Throw your soldiers into positions whence there is no escape and they will prefer death to flight. — Sun Tzu

Story of the Romans - Helene Guerber




The Defense of the Bridge

Valerius, as you have seen, received the honors of the first triumph which had ever been awarded by the Roman Republic. By the death of Brutus, also, he was left to rule over the city alone. As he was very rich, he now began to build himself a new and beautiful house.

The people of Rome had never seen so handsome a dwelling built for a private citizen; so they began to grow very uneasy, and began to whisper that perhaps Valerius was going to try to become king in his turn.

These rumors finally came to the ears of the consul; and he hastened to reassure the people, by telling them that he loved Rome too well to make any attempt to change its present system of government, which seemed to him very good indeed.

Tarquin, as we have seen, had first gone to the people of Veii for help; but when he found that they were not strong enough to conquer the Romans, he began to look about him for another ally. As the most powerful man within reach was Porsena, king of Clusium, Tarquin sent a message to him to ask for his aid.

Porsena was delighted to have an excuse for fighting the Romans; and, raising an army, he marched straight towards Rome. At his approach, the people fled, and the senate soon saw that, unless a speedy attempt was made to check him, he would be in their city before they had finished their preparations for defense.

The army was therefore sent out, but was soon driven back towards the Tiber. This river was spanned by a wooden bridge which led right into Rome. The consul at once decided that the bridge must be sacrificed to save the city; and he called for volunteers to stand on the other side and keep Porsena's army at bay while the workmen were cutting it down.

A brave Roman, called Horatius Cocles, or the One-eyed, because he had already lost one eye in battle, was the first to step forward and offer his services, and two other men promptly followed him. These three soldiers took up their post in the narrow road, and the rest of the Romans hewed madly at the bridge.

The two companions of Horatius, turning their heads, saw that the bridge was about to fall; so they darted across it, leaving him to face the armed host alone. But Horatius was too brave to flee, and in spite of the odds against him, he fought on until the bridge crashed down behind him.

Horatius
Horatius at the Bridge.


As soon as the bridge was gone there was no way for the enemy to cross the river and enter Rome. Horatius, therefore ceased to fight, and, plunging into the Tiber, swam bravely to the other side, where his fellow-citizens received him with many shouts of joy.

In reward for his bravery they gave him a large farm, and erected a statue in his honor, which represented him as he stood alone near the falling bridge, keeping a whole army at bay.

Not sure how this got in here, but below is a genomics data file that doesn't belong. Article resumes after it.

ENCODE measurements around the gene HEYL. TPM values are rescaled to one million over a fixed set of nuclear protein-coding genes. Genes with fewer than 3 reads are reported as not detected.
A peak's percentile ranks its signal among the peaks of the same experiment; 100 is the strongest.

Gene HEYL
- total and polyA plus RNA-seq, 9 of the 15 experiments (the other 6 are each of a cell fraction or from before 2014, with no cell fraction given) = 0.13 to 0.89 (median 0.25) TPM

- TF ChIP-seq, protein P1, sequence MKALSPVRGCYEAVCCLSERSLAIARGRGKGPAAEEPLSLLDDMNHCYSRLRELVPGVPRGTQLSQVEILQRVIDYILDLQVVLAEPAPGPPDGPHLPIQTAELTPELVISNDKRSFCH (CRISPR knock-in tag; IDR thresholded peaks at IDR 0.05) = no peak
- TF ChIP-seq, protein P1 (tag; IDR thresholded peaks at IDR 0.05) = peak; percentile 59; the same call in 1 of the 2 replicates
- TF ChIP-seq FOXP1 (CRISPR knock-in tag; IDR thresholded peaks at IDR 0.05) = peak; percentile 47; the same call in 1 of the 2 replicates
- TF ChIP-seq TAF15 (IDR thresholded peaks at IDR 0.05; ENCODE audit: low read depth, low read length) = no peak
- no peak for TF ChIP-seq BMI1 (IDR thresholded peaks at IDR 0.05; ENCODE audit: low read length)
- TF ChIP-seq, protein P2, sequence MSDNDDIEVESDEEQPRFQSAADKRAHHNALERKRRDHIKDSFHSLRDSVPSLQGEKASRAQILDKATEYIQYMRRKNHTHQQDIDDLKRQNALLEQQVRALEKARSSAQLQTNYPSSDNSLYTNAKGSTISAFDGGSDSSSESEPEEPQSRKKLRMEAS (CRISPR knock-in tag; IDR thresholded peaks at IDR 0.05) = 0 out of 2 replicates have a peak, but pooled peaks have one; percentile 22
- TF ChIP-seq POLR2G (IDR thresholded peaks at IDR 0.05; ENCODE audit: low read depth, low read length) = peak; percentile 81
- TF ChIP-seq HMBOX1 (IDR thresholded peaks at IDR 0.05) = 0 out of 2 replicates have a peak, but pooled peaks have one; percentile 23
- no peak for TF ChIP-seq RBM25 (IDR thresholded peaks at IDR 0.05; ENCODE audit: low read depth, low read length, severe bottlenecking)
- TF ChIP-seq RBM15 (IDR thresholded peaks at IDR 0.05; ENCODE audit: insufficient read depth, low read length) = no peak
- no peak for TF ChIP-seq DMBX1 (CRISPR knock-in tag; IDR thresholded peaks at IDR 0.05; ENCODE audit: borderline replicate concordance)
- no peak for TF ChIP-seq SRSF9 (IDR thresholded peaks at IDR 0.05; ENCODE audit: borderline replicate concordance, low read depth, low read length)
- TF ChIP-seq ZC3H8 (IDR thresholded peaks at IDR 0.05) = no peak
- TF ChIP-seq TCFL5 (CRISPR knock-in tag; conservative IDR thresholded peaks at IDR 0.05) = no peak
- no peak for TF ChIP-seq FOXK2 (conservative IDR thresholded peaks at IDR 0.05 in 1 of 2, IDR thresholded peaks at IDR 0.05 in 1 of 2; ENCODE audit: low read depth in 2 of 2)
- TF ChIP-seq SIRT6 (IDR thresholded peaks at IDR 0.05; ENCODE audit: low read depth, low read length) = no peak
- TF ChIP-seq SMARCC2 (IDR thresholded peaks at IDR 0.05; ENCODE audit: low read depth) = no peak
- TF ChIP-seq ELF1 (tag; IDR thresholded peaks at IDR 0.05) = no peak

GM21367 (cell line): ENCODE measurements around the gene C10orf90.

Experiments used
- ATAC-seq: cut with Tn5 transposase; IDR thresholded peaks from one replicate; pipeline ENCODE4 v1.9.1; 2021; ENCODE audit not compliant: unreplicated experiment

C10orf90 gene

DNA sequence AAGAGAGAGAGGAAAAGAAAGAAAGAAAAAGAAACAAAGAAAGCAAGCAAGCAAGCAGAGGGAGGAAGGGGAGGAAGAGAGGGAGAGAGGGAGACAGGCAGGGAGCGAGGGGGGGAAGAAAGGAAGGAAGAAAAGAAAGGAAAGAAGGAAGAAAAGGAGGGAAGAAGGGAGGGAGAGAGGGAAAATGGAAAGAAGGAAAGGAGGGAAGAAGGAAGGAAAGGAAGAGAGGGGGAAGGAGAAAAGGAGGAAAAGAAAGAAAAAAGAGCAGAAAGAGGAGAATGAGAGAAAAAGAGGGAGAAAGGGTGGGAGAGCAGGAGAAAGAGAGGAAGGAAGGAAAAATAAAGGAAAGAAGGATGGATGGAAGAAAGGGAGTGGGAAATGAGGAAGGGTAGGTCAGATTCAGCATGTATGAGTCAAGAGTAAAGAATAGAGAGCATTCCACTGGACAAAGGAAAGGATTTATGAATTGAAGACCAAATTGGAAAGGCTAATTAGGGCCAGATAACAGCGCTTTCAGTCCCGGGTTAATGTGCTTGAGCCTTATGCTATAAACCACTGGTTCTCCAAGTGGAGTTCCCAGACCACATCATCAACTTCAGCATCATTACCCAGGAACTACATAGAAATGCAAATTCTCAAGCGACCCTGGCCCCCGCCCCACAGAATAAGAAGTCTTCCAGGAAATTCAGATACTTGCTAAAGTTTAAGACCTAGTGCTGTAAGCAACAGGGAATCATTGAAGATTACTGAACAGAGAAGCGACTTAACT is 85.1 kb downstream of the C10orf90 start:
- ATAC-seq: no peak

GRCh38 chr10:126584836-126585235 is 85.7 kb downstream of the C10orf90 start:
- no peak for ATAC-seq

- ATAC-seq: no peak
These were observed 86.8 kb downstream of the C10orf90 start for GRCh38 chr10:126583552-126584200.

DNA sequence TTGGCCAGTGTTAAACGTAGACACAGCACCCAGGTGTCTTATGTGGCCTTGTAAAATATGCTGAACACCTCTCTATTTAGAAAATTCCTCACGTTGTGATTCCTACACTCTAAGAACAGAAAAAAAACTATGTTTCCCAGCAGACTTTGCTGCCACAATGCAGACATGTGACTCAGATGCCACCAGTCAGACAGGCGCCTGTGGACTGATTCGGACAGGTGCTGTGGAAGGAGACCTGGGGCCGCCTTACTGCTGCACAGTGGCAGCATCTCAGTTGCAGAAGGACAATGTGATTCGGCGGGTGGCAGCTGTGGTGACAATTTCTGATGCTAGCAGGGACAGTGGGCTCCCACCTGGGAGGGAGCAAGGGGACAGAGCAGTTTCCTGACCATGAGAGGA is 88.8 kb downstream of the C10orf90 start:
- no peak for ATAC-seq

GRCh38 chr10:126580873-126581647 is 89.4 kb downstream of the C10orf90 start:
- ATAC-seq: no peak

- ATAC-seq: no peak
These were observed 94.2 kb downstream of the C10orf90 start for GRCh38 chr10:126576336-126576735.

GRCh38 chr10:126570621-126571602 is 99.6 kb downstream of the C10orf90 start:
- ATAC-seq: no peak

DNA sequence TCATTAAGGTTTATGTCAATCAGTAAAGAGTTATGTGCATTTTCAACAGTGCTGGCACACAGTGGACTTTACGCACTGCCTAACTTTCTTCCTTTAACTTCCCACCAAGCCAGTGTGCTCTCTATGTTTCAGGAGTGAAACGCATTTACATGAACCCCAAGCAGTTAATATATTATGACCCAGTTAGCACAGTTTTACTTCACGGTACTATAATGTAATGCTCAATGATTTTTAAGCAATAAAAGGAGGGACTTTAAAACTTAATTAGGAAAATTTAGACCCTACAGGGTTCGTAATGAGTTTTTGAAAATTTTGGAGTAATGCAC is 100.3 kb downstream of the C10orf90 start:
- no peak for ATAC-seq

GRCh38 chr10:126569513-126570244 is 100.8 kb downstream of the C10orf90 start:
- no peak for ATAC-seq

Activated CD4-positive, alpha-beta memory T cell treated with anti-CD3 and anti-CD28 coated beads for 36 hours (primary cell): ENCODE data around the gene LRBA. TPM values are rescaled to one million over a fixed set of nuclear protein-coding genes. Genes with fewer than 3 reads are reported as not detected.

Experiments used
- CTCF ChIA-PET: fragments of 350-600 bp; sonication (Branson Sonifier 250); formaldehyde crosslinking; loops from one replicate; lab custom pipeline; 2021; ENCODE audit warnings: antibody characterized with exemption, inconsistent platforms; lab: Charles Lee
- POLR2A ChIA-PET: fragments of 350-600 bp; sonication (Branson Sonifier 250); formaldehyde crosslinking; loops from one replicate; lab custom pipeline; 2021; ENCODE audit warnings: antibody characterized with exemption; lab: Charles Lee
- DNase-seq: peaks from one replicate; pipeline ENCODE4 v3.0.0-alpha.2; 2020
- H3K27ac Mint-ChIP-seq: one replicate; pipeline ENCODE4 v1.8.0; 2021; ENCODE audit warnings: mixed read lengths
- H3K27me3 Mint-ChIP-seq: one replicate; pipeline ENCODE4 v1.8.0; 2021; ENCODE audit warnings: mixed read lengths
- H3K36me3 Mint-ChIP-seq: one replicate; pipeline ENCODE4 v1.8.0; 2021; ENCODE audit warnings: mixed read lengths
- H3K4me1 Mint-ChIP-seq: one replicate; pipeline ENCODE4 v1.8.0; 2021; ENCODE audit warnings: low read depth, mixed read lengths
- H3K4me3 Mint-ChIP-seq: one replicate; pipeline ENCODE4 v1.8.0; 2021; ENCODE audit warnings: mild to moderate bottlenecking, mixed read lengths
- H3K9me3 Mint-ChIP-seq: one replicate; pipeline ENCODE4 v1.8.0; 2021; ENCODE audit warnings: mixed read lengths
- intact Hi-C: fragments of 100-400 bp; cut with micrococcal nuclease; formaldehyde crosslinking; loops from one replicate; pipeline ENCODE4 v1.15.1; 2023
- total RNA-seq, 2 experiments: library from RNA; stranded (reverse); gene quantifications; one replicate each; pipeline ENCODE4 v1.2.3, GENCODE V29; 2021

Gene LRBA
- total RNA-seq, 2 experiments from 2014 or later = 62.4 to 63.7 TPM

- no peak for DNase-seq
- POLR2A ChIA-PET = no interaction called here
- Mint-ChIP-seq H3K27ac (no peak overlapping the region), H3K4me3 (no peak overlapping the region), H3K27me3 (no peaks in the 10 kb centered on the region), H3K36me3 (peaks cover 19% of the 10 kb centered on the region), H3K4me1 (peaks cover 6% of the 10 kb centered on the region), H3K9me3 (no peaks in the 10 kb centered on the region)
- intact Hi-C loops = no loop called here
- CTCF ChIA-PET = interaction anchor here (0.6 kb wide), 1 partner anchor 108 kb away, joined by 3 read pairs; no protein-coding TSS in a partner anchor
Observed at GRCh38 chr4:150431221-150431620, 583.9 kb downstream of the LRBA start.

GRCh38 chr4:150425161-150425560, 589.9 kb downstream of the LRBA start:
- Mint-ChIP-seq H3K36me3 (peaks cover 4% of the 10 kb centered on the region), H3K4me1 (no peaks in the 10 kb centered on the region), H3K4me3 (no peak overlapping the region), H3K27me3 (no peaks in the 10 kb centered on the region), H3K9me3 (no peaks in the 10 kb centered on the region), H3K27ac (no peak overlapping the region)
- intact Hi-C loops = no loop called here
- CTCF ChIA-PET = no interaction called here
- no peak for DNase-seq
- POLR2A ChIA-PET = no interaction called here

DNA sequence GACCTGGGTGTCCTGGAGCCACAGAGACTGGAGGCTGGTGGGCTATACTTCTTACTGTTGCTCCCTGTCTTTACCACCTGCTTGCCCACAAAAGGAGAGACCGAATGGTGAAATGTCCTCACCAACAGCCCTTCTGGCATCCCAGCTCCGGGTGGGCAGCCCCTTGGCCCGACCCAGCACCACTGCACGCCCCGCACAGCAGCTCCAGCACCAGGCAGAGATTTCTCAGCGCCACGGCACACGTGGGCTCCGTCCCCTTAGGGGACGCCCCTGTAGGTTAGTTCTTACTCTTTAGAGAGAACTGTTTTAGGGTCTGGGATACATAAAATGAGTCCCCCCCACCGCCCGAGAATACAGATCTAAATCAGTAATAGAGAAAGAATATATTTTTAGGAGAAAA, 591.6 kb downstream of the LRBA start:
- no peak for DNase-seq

Contents

Front Matter
Review

The First Settlers
Escape from the Burning City
The Clever Trick
The Boards Are Eaten
The Wolf and the Twins
Romulus Builds Rome
The Maidens Carried Off
Union of Sabines and Romans
Death of Romulus
Strange Signs of the Romans
The Quarrel with Alba
The Horatii and Curiatii
Tarquin and the Eagle
The Roman Youths
The King Outwitted
The Murder of Tarquin
The Ungrateful Children
The Mysterious Books
Tarquin's Poppies
The Oracle of Delphi
The Death of Lucretia
The Stern Father
A Roman Triumph
A Roman Triumph (Cont.)
Defense of the Bridge
The Burnt Hand
The Twin Gods
The Wrongs of the Poor
Fable of the Stomach
The Story of Coriolanus
The Farmer Hero
The New Laws
Death of Virginia
Plans of a Traitor
A School-Teacher Punished
Invasion of the Gauls
The Sacred Geese
Two Heroes of Rome
Disaster at Caudine Forks
Pyrrhus and His Elephants
The Elephants Routed
Ancient Ships
Regulus and the Snake
Hannibal Crosses the Alps
The Romans Defeated
The Inventor Archimedes
The Roman Conquests
Destruction of Carthage
Roman Amusements
The Jewels of Cornelia
Death of Tiberius Gracchus
Caius Gracchus
Jugurtha, King of Numidia
The Barbarians
The Social War
The Flight of Marius
The Proscription Lists
Sertorius and His Doe
Revolt of the Slaves
Pompey's Conquests
Conspiracy of Catiline
Caesar's Conquests
Crossing of the Rubicon
Battle of Pharsalia
The Death of Caesar
The Second Triumvirate
The Vision of Brutus
Antony and Cleopatra
The Poisonous Snake
The Augustan Age
Death of Augustus
Varus Avenged
Death of Germanicus
Tiberius Smothered
The Wild Caligula
Wicked Wives of Claudius
Nero's First Crimes
Christians Persecuted
Nero's Cruelty
Two Short Reigns
The Siege of Jerusalem
The Buried Cities
The Terrible Banquet
The Emperor's Tablets
The Good Trajan
Trajan's Column
The Great Wall
Hadrian's Death
Antoninus Pius
The Model Pagan
Another Cruel Emperor
An Unnatural Son
The Senate of Women
The Gigantic Emperor
Invasion of the Goths
Zenobia, Queen of Palmyra
A Prophecy Fulfulled
First Christian Emperor
Roman Empire Divided
An Emperor's Penance
Sieges of Rome
End of the Western Empire